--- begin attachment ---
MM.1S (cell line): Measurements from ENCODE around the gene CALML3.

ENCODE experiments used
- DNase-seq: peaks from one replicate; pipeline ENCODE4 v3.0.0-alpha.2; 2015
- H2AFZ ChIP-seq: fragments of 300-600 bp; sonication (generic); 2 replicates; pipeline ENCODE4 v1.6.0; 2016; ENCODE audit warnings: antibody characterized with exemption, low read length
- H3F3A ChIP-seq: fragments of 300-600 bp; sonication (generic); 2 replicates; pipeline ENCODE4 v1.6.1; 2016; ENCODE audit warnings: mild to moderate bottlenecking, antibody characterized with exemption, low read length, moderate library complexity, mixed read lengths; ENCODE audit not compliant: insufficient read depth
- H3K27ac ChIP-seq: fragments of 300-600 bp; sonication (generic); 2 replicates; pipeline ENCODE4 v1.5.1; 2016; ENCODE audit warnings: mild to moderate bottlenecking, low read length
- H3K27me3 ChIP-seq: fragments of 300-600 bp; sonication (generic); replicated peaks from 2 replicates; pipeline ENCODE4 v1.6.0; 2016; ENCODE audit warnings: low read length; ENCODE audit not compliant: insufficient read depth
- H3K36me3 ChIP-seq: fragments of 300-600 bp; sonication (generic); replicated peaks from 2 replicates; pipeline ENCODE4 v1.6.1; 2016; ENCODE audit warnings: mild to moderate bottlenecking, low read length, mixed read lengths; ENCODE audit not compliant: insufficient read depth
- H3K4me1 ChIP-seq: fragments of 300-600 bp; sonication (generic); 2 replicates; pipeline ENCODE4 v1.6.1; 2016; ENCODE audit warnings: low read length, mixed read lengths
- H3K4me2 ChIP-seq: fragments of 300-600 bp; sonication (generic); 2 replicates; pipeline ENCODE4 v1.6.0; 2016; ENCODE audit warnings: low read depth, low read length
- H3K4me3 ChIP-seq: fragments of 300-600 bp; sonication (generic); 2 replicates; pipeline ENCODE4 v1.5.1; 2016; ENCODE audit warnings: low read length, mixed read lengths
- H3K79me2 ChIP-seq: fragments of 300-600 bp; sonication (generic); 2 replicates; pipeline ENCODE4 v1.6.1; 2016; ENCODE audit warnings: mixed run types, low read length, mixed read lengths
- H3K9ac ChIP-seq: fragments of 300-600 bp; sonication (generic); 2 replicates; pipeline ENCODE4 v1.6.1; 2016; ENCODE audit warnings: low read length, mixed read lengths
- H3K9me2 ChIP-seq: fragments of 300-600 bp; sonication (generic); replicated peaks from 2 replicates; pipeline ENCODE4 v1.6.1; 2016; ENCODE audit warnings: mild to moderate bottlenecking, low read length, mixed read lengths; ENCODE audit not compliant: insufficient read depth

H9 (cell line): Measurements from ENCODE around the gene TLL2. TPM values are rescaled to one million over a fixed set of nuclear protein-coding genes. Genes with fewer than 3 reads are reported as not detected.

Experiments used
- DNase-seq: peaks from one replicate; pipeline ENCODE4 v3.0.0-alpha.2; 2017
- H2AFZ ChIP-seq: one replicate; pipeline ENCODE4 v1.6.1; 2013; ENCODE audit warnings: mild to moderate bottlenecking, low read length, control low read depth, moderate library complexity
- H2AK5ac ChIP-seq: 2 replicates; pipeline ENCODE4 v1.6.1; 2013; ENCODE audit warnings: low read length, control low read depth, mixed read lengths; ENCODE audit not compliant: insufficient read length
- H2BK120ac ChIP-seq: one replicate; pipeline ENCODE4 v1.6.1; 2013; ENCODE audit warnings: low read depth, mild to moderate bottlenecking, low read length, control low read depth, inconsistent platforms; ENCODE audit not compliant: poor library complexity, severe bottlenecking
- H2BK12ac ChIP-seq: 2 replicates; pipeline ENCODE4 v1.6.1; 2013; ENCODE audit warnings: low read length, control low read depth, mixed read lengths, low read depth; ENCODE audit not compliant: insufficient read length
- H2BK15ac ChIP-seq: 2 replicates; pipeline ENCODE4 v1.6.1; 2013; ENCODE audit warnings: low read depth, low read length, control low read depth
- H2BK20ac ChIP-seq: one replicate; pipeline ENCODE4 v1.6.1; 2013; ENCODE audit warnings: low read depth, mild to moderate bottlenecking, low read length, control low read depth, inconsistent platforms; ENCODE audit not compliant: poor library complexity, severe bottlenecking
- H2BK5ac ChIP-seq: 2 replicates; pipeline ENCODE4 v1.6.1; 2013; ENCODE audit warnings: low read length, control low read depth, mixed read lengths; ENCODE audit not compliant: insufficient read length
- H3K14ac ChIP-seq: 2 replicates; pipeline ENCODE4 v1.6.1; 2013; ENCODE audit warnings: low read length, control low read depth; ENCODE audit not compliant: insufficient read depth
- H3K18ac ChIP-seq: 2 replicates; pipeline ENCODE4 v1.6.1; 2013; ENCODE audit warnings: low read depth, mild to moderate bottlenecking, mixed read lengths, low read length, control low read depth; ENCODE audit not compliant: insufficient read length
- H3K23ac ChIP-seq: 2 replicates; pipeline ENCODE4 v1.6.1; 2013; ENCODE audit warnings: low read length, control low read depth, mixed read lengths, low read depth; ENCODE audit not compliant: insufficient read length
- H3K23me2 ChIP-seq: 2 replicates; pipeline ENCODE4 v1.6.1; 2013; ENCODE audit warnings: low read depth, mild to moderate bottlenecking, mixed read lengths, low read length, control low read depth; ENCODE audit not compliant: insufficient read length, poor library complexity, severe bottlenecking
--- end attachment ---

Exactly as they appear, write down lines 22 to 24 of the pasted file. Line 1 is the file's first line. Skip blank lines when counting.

- H2BK15ac ChIP-seq: 2 replicates; pipeline ENCODE4 v1.6.1; 2013; ENCODE audit warnings: low read depth, low read length, control low read depth
- H2BK20ac ChIP-seq: one replicate; pipeline ENCODE4 v1.6.1; 2013; ENCODE audit warnings: low read depth, mild to moderate bottlenecking, low read length, control low read depth, inconsistent platforms; ENCODE audit not compliant: poor library complexity, severe bottlenecking
- H2BK5ac ChIP-seq: 2 replicates; pipeline ENCODE4 v1.6.1; 2013; ENCODE audit warnings: low read length, control low read depth, mixed read lengths; ENCODE audit not compliant: insufficient read length